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Companies want clarity on anti-bribery law

Chamber of Commerce and trade groups wrote a letter asking for guidance

It’s hard to steer clear of breaking the law when you don’t understand the law in the first place.

That was the thinking behind a letter the Chamber of Commerce and several trade organizations sent to federal officials this week. The groups are asking for more clarity around the Foreign Corrupt Practices Act (FCPA), which makes it illegal for companies to engage in bribery with foreign officials while doing business.  

In the letter, the groups ask for examples of how to legally handle specific scenarios and how to define certain terms, such as whether an employee at a company controlled by a sovereign wealth fund is considered a "foreign official.” The letter also notes that the law says that bribes to an employee of any “instrumentality” of a foreign government are illegal, however, it fails to define the word.

The U.S. has stepped up its FCPA-enforcement in recent years, garnering $1.8 billion in sanctions from 23 companies in 2010, the FCPA Blog reports. And federal officials are currently pursuing several high profile FCPA violation cases, including one against cosmetic company Avon. The Department of Justice did, however, announce yesterday that it was dropping a sting case it had been pursuing.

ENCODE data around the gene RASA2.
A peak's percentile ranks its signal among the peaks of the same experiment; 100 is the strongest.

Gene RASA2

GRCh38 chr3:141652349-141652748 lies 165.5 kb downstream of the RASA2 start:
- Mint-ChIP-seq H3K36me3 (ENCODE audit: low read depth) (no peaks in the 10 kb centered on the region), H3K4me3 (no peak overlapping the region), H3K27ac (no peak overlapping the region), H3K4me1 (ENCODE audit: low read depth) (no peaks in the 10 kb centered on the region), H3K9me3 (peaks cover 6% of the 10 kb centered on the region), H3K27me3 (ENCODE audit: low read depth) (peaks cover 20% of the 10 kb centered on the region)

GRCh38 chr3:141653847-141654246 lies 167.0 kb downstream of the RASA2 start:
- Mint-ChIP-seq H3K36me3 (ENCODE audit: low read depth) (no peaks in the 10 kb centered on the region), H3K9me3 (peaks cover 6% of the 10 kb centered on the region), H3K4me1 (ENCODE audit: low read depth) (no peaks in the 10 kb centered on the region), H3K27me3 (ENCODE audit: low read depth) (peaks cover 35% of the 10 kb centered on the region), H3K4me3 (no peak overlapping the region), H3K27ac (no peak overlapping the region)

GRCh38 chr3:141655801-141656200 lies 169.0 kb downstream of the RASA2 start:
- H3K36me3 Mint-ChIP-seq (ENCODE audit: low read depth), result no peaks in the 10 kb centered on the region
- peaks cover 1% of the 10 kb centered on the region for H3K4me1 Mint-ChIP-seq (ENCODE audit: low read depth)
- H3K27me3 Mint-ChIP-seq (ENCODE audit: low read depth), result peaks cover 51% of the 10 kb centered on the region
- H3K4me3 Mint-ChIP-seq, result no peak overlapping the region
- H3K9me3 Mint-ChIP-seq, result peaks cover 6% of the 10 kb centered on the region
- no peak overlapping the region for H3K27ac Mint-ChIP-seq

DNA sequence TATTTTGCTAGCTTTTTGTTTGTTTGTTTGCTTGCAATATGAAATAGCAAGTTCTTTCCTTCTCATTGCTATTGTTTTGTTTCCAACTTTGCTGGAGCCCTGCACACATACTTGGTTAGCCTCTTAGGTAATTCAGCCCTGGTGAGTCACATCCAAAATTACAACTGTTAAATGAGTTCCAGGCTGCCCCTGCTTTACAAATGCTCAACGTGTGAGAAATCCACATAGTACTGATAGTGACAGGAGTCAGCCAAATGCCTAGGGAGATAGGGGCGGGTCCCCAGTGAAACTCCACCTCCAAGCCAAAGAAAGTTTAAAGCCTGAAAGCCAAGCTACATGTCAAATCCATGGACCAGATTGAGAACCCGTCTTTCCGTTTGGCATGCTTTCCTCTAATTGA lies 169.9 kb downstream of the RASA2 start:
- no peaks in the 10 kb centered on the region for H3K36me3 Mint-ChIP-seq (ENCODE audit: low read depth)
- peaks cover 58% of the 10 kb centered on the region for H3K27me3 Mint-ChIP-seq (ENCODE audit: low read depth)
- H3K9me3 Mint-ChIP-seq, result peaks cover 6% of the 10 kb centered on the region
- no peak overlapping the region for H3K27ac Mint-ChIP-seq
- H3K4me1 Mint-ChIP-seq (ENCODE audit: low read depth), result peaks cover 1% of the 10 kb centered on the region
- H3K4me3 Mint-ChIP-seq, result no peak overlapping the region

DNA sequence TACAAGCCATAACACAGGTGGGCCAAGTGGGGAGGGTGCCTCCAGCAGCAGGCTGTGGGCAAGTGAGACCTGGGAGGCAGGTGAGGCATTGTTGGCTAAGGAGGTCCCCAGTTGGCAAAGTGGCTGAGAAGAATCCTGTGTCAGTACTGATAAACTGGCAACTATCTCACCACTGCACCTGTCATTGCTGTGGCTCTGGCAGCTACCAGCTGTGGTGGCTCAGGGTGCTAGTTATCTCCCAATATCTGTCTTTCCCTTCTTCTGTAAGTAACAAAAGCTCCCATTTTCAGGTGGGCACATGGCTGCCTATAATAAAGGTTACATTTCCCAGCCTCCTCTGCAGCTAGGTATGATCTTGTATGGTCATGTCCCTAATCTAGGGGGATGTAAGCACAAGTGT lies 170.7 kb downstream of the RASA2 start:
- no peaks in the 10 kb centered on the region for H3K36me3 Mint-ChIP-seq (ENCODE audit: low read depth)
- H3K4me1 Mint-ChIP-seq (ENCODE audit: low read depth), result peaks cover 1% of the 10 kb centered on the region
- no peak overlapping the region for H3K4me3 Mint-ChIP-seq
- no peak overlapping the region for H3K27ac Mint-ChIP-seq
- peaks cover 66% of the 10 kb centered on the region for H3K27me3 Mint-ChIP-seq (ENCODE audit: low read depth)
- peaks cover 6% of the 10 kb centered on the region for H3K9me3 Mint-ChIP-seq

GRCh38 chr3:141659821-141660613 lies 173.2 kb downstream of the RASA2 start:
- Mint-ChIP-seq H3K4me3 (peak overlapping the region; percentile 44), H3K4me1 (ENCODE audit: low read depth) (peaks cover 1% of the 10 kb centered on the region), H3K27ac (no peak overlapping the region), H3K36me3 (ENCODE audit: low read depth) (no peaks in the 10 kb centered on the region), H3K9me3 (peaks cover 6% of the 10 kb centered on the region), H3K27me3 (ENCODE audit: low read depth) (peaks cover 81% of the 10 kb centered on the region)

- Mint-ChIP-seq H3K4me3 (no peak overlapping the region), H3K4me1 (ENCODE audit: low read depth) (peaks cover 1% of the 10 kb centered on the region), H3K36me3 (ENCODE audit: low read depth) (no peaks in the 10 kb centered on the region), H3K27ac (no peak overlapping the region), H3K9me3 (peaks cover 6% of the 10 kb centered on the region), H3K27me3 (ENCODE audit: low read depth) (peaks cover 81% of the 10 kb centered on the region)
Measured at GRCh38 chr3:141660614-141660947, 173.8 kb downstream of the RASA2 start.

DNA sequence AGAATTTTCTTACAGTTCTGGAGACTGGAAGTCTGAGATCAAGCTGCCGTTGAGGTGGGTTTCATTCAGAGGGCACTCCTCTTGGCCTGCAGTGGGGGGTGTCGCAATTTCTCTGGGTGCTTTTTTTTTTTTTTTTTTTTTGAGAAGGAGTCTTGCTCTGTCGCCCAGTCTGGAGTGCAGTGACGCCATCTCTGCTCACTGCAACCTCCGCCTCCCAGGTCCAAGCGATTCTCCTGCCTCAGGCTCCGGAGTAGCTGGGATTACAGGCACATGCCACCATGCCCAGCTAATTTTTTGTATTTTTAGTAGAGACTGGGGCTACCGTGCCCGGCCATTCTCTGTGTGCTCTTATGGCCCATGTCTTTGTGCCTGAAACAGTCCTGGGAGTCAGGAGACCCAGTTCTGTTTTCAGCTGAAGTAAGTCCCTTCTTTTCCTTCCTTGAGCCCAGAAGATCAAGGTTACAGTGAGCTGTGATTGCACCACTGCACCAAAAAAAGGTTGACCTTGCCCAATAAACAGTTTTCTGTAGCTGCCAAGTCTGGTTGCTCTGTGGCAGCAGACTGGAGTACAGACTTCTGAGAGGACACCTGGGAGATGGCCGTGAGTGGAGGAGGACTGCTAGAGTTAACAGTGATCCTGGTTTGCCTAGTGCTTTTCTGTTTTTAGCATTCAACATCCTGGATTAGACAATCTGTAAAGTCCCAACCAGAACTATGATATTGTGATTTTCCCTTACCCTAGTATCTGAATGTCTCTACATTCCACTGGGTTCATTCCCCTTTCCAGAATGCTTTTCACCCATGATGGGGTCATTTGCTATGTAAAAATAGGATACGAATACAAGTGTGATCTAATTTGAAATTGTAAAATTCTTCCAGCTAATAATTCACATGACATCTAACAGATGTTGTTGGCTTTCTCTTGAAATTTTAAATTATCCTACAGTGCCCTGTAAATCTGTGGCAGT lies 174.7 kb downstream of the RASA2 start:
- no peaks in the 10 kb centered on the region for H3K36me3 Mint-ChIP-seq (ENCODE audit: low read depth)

In November 2011, Lanny Breuer, the head of the DOJ’s criminal division, had said the law would not change, but the agency would provide “detailed new guidance” on the criminal and civil enforcement provisions of the law. In addition to the new details, the letter also asked the department to provide information on cases it decides not to prosecute. 

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